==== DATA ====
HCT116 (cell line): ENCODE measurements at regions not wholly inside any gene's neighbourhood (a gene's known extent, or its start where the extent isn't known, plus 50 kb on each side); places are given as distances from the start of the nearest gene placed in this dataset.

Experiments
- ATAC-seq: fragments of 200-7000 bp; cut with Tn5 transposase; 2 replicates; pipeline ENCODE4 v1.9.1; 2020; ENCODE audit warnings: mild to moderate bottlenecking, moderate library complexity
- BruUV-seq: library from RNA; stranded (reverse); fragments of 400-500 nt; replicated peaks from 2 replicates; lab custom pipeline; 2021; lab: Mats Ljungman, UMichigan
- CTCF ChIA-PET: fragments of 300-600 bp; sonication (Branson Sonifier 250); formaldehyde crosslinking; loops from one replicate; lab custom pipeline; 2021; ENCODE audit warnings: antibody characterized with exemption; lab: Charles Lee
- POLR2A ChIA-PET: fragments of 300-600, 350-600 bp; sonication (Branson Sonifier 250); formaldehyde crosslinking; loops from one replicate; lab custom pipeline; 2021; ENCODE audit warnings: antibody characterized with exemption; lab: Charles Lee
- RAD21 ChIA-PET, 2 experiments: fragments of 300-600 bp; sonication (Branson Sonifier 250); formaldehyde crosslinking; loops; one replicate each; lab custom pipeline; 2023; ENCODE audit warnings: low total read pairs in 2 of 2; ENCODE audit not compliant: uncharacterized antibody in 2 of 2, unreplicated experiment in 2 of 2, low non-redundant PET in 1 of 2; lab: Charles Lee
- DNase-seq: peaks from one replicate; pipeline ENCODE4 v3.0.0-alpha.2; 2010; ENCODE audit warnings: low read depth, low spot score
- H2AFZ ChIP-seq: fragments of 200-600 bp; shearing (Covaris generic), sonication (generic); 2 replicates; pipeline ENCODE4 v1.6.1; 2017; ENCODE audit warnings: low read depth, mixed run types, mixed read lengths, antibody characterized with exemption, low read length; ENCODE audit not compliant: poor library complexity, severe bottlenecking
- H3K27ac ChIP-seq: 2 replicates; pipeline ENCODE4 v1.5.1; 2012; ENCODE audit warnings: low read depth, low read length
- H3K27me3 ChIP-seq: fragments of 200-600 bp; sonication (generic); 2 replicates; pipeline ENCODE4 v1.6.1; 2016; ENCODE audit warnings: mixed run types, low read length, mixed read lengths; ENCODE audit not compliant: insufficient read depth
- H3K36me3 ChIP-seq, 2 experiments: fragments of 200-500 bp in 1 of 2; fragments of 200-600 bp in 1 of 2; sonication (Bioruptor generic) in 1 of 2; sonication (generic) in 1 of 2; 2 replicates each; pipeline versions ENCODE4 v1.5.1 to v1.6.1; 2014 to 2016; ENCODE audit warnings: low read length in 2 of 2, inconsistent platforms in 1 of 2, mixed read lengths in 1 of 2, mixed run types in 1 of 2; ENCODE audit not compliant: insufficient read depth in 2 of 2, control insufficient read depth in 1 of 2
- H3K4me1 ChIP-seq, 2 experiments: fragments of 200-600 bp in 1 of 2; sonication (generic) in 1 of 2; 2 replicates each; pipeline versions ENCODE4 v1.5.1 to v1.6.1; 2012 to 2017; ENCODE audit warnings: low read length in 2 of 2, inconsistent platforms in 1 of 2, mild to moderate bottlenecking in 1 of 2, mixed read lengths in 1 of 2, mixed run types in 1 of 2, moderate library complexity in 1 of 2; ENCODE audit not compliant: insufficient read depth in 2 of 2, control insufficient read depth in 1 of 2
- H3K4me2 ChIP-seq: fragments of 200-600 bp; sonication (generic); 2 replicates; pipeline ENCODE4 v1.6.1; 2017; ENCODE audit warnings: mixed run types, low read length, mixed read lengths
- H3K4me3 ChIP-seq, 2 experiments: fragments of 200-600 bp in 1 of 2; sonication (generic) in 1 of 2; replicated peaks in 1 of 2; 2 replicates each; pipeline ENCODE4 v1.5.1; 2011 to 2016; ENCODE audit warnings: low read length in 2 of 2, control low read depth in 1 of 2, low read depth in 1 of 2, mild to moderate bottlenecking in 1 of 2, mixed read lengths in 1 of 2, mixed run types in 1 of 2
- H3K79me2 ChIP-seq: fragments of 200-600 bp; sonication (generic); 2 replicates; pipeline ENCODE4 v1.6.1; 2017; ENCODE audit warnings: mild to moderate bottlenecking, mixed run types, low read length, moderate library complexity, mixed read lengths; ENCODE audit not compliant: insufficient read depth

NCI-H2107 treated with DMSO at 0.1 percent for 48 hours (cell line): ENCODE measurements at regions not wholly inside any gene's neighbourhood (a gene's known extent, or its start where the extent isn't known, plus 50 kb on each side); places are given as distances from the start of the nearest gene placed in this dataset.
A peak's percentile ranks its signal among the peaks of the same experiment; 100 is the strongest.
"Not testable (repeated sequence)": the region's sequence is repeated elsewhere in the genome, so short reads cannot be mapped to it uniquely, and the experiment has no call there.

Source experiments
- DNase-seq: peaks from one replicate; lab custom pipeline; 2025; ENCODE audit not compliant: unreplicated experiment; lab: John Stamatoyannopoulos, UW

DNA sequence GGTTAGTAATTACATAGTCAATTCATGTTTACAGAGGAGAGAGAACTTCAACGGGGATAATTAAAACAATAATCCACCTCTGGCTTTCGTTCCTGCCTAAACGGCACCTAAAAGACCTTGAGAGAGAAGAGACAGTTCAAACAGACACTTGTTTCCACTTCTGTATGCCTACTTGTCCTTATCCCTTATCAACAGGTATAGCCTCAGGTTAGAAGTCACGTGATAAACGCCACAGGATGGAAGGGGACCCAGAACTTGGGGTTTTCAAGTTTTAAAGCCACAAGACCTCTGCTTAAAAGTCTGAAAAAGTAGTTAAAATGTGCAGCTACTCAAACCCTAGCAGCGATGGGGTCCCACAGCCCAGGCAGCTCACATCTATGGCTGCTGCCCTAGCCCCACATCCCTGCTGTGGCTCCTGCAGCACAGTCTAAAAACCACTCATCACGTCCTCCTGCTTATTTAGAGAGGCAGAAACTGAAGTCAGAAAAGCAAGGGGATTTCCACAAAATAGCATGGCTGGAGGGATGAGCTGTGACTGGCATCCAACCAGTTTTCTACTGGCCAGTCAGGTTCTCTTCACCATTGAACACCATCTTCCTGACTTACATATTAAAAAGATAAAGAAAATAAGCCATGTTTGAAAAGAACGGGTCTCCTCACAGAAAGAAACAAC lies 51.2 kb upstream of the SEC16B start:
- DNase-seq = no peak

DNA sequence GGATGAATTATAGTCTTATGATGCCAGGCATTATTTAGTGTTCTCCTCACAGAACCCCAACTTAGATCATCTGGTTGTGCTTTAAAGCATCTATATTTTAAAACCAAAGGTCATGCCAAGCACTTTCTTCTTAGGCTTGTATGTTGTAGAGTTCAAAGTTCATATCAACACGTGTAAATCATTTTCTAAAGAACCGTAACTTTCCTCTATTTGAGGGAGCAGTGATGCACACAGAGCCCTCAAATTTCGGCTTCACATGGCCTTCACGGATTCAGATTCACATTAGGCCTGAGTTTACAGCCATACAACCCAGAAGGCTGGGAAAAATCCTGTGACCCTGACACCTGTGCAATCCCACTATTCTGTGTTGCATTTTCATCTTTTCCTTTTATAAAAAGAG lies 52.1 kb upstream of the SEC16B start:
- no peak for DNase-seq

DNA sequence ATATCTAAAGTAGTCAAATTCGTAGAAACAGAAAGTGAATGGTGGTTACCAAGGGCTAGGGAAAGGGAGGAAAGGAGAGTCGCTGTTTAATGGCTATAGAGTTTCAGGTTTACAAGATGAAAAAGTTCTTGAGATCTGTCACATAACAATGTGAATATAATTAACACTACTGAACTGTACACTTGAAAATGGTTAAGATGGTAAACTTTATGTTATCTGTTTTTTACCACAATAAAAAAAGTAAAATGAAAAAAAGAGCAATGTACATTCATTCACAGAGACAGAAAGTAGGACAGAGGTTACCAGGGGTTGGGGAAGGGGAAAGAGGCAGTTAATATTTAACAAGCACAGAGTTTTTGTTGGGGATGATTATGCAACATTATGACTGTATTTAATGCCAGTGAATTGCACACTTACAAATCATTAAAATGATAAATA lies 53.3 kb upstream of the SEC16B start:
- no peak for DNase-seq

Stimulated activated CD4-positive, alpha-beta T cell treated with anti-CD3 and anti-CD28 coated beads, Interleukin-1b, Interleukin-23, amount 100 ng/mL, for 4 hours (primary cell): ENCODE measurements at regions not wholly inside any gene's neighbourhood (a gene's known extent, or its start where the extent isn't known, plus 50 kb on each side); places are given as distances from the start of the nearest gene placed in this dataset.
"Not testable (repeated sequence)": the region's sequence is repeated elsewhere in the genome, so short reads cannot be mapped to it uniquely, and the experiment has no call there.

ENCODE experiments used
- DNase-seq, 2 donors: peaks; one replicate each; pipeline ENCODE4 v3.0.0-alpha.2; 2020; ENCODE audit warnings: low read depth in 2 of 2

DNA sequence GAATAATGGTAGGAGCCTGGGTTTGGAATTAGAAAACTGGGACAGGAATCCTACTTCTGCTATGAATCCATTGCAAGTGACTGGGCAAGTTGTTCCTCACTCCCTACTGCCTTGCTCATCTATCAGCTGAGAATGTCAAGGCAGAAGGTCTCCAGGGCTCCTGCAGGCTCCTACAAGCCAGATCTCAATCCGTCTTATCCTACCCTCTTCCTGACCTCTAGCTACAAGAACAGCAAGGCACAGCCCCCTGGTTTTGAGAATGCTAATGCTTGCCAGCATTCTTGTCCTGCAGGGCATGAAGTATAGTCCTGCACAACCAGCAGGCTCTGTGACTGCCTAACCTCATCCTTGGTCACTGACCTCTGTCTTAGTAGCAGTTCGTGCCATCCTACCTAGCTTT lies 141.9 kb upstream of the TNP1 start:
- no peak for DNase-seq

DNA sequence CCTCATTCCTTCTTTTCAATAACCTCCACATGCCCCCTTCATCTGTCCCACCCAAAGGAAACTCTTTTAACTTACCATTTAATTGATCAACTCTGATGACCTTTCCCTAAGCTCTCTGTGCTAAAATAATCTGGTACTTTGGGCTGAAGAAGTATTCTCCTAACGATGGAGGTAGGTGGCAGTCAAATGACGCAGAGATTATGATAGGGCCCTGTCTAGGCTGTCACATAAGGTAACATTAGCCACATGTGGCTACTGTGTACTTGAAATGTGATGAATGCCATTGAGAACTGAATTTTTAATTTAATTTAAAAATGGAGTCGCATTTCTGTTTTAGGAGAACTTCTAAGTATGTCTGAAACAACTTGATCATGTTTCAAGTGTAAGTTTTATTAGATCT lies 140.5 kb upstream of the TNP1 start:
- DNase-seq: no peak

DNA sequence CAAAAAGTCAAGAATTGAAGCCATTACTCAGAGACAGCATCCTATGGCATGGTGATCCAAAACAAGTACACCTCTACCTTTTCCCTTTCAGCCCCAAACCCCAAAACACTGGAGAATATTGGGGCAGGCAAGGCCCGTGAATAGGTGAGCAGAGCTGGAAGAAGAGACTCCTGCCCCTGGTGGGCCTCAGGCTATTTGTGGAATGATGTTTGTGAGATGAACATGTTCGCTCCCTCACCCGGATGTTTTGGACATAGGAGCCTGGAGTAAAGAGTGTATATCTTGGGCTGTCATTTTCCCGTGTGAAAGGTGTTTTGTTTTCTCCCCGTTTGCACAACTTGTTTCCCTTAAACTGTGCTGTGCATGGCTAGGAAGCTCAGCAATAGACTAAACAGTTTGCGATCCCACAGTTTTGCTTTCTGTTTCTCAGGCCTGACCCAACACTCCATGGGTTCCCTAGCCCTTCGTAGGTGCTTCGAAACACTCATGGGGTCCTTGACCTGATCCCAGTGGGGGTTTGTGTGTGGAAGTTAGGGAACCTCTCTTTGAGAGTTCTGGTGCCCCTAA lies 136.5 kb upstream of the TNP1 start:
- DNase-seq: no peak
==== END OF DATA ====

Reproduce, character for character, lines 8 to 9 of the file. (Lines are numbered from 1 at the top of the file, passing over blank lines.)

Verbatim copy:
- DNase-seq: peaks from one replicate; pipeline ENCODE4 v3.0.0-alpha.2; 2010; ENCODE audit warnings: low read depth, low spot score
- H2AFZ ChIP-seq: fragments of 200-600 bp; shearing (Covaris generic), sonication (generic); 2 replicates; pipeline ENCODE4 v1.6.1; 2017; ENCODE audit warnings: low read depth, mixed run types, mixed read lengths, antibody characterized with exemption, low read length; ENCODE audit not compliant: poor library complexity, severe bottlenecking